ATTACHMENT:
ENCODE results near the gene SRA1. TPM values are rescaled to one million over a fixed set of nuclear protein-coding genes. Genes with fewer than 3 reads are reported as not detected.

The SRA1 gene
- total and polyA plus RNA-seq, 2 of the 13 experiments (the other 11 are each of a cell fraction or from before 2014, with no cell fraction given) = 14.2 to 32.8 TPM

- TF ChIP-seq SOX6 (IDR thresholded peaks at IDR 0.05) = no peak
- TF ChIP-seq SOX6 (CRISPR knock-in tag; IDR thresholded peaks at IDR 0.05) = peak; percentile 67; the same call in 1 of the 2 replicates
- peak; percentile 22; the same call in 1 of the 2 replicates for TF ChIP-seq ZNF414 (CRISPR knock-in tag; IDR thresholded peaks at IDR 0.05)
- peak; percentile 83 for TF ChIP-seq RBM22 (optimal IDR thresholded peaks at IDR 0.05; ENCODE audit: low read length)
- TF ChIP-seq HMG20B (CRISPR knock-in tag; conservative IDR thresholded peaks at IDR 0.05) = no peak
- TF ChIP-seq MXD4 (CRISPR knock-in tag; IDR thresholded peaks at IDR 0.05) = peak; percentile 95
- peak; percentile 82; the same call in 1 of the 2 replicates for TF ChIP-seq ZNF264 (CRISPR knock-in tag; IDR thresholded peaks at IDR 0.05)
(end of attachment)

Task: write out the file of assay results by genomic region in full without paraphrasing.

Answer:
ENCODE results near the gene SRA1. TPM values are rescaled to one million over a fixed set of nuclear protein-coding genes. Genes with fewer than 3 reads are reported as not detected.

The SRA1 gene
- total and polyA plus RNA-seq, 2 of the 13 experiments (the other 11 are each of a cell fraction or from before 2014, with no cell fraction given) = 14.2 to 32.8 TPM

- TF ChIP-seq SOX6 (IDR thresholded peaks at IDR 0.05) = no peak
- TF ChIP-seq SOX6 (CRISPR knock-in tag; IDR thresholded peaks at IDR 0.05) = peak; percentile 67; the same call in 1 of the 2 replicates
- peak; percentile 22; the same call in 1 of the 2 replicates for TF ChIP-seq ZNF414 (CRISPR knock-in tag; IDR thresholded peaks at IDR 0.05)
- peak; percentile 83 for TF ChIP-seq RBM22 (optimal IDR thresholded peaks at IDR 0.05; ENCODE audit: low read length)
- TF ChIP-seq HMG20B (CRISPR knock-in tag; conservative IDR thresholded peaks at IDR 0.05) = no peak
- TF ChIP-seq MXD4 (CRISPR knock-in tag; IDR thresholded peaks at IDR 0.05) = peak; percentile 95
- peak; percentile 82; the same call in 1 of the 2 replicates for TF ChIP-seq ZNF264 (CRISPR knock-in tag; IDR thresholded peaks at IDR 0.05)